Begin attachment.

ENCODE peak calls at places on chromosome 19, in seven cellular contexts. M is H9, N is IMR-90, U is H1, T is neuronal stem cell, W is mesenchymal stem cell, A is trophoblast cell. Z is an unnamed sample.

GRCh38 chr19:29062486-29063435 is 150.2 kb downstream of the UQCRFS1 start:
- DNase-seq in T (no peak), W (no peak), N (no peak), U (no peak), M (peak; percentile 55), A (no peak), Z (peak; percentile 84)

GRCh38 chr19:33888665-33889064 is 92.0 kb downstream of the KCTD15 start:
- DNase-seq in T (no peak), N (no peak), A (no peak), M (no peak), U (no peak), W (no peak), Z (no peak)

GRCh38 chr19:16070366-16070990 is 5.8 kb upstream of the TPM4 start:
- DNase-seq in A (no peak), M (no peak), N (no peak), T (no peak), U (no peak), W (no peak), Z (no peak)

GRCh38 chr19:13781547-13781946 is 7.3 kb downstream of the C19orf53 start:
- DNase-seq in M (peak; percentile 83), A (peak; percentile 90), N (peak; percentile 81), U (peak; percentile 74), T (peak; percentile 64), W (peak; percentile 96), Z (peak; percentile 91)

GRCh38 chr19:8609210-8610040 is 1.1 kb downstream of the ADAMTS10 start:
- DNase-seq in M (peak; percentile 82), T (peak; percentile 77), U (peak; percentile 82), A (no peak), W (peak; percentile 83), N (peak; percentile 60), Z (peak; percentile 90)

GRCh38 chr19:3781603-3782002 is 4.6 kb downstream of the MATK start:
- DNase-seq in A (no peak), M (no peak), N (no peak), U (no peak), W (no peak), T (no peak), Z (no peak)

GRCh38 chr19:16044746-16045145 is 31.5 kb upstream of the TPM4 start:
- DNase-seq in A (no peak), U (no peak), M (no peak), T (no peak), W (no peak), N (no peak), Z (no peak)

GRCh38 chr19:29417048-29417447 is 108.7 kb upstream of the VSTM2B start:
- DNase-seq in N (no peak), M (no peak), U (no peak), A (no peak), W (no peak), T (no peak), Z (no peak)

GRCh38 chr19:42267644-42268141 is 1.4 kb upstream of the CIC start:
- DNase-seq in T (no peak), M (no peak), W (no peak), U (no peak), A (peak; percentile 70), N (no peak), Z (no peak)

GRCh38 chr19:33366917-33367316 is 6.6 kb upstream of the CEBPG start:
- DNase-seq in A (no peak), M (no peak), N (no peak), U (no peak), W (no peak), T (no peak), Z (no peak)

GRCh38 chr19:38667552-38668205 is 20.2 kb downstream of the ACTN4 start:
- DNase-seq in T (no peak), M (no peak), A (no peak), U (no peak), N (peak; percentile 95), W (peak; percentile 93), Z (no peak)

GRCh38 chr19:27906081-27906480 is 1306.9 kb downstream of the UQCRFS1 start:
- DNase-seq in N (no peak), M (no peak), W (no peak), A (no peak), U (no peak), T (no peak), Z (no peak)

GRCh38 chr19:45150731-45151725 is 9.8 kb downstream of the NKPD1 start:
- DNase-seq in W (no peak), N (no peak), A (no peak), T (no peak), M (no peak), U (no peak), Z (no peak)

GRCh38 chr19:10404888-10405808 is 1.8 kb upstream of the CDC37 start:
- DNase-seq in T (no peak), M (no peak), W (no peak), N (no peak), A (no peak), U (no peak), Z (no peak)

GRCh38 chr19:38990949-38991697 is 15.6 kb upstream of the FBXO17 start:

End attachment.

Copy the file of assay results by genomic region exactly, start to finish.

ENCODE peak calls at places on chromosome 19, in seven cellular contexts. M is H9, N is IMR-90, U is H1, T is neuronal stem cell, W is mesenchymal stem cell, A is trophoblast cell. Z is an unnamed sample.

GRCh38 chr19:29062486-29063435 is 150.2 kb downstream of the UQCRFS1 start:
- DNase-seq in T (no peak), W (no peak), N (no peak), U (no peak), M (peak; percentile 55), A (no peak), Z (peak; percentile 84)

GRCh38 chr19:33888665-33889064 is 92.0 kb downstream of the KCTD15 start:
- DNase-seq in T (no peak), N (no peak), A (no peak), M (no peak), U (no peak), W (no peak), Z (no peak)

GRCh38 chr19:16070366-16070990 is 5.8 kb upstream of the TPM4 start:
- DNase-seq in A (no peak), M (no peak), N (no peak), T (no peak), U (no peak), W (no peak), Z (no peak)

GRCh38 chr19:13781547-13781946 is 7.3 kb downstream of the C19orf53 start:
- DNase-seq in M (peak; percentile 83), A (peak; percentile 90), N (peak; percentile 81), U (peak; percentile 74), T (peak; percentile 64), W (peak; percentile 96), Z (peak; percentile 91)

GRCh38 chr19:8609210-8610040 is 1.1 kb downstream of the ADAMTS10 start:
- DNase-seq in M (peak; percentile 82), T (peak; percentile 77), U (peak; percentile 82), A (no peak), W (peak; percentile 83), N (peak; percentile 60), Z (peak; percentile 90)

GRCh38 chr19:3781603-3782002 is 4.6 kb downstream of the MATK start:
- DNase-seq in A (no peak), M (no peak), N (no peak), U (no peak), W (no peak), T (no peak), Z (no peak)

GRCh38 chr19:16044746-16045145 is 31.5 kb upstream of the TPM4 start:
- DNase-seq in A (no peak), U (no peak), M (no peak), T (no peak), W (no peak), N (no peak), Z (no peak)

GRCh38 chr19:29417048-29417447 is 108.7 kb upstream of the VSTM2B start:
- DNase-seq in N (no peak), M (no peak), U (no peak), A (no peak), W (no peak), T (no peak), Z (no peak)

GRCh38 chr19:42267644-42268141 is 1.4 kb upstream of the CIC start:
- DNase-seq in T (no peak), M (no peak), W (no peak), U (no peak), A (peak; percentile 70), N (no peak), Z (no peak)

GRCh38 chr19:33366917-33367316 is 6.6 kb upstream of the CEBPG start:
- DNase-seq in A (no peak), M (no peak), N (no peak), U (no peak), W (no peak), T (no peak), Z (no peak)

GRCh38 chr19:38667552-38668205 is 20.2 kb downstream of the ACTN4 start:
- DNase-seq in T (no peak), M (no peak), A (no peak), U (no peak), N (peak; percentile 95), W (peak; percentile 93), Z (no peak)

GRCh38 chr19:27906081-27906480 is 1306.9 kb downstream of the UQCRFS1 start:
- DNase-seq in N (no peak), M (no peak), W (no peak), A (no peak), U (no peak), T (no peak), Z (no peak)

GRCh38 chr19:45150731-45151725 is 9.8 kb downstream of the NKPD1 start:
- DNase-seq in W (no peak), N (no peak), A (no peak), T (no peak), M (no peak), U (no peak), Z (no peak)

GRCh38 chr19:10404888-10405808 is 1.8 kb upstream of the CDC37 start:
- DNase-seq in T (no peak), M (no peak), W (no peak), N (no peak), A (no peak), U (no peak), Z (no peak)

GRCh38 chr19:38990949-38991697 is 15.6 kb upstream of the FBXO17 start: